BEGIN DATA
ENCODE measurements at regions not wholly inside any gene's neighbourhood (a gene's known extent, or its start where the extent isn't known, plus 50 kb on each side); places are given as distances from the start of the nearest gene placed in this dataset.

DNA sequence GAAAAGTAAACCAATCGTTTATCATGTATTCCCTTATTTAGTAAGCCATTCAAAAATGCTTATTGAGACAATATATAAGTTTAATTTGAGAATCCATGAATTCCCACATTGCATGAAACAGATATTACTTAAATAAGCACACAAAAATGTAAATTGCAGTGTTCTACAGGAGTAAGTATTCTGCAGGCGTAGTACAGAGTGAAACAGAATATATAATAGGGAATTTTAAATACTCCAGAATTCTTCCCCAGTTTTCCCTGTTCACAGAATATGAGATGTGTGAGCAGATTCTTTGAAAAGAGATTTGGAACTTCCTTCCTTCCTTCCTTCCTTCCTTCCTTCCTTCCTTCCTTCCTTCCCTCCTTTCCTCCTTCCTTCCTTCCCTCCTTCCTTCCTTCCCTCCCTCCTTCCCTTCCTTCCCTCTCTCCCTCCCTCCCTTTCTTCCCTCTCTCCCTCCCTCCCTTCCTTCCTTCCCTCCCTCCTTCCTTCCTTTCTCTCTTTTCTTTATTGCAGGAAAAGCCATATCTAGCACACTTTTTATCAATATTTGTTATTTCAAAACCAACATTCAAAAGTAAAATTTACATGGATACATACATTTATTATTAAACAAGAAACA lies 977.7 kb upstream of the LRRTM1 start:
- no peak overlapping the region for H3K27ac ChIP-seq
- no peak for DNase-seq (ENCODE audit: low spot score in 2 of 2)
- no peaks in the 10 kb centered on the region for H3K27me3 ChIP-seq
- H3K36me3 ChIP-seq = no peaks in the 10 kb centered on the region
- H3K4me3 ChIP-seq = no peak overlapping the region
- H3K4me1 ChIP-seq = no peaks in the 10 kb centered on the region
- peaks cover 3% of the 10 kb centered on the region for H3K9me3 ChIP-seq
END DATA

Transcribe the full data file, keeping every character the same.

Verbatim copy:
ENCODE measurements at regions not wholly inside any gene's neighbourhood (a gene's known extent, or its start where the extent isn't known, plus 50 kb on each side); places are given as distances from the start of the nearest gene placed in this dataset.

DNA sequence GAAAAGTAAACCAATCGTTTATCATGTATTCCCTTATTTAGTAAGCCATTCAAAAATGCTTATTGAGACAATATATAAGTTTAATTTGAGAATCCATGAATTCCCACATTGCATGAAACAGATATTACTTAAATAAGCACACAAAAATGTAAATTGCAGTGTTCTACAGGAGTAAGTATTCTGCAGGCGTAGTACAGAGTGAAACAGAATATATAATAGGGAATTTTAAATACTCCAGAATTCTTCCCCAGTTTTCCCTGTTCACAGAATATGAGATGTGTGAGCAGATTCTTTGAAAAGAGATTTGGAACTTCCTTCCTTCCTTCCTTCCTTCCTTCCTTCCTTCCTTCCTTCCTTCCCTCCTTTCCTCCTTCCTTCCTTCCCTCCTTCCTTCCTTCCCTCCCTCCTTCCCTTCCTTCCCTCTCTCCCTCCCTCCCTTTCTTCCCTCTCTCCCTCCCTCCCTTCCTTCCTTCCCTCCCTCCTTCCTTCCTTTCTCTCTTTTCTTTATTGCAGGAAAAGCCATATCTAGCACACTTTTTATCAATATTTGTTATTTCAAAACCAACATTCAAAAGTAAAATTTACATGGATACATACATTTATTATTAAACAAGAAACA lies 977.7 kb upstream of the LRRTM1 start:
- no peak overlapping the region for H3K27ac ChIP-seq
- no peak for DNase-seq (ENCODE audit: low spot score in 2 of 2)
- no peaks in the 10 kb centered on the region for H3K27me3 ChIP-seq
- H3K36me3 ChIP-seq = no peaks in the 10 kb centered on the region
- H3K4me3 ChIP-seq = no peak overlapping the region
- H3K4me1 ChIP-seq = no peaks in the 10 kb centered on the region
- peaks cover 3% of the 10 kb centered on the region for H3K9me3 ChIP-seq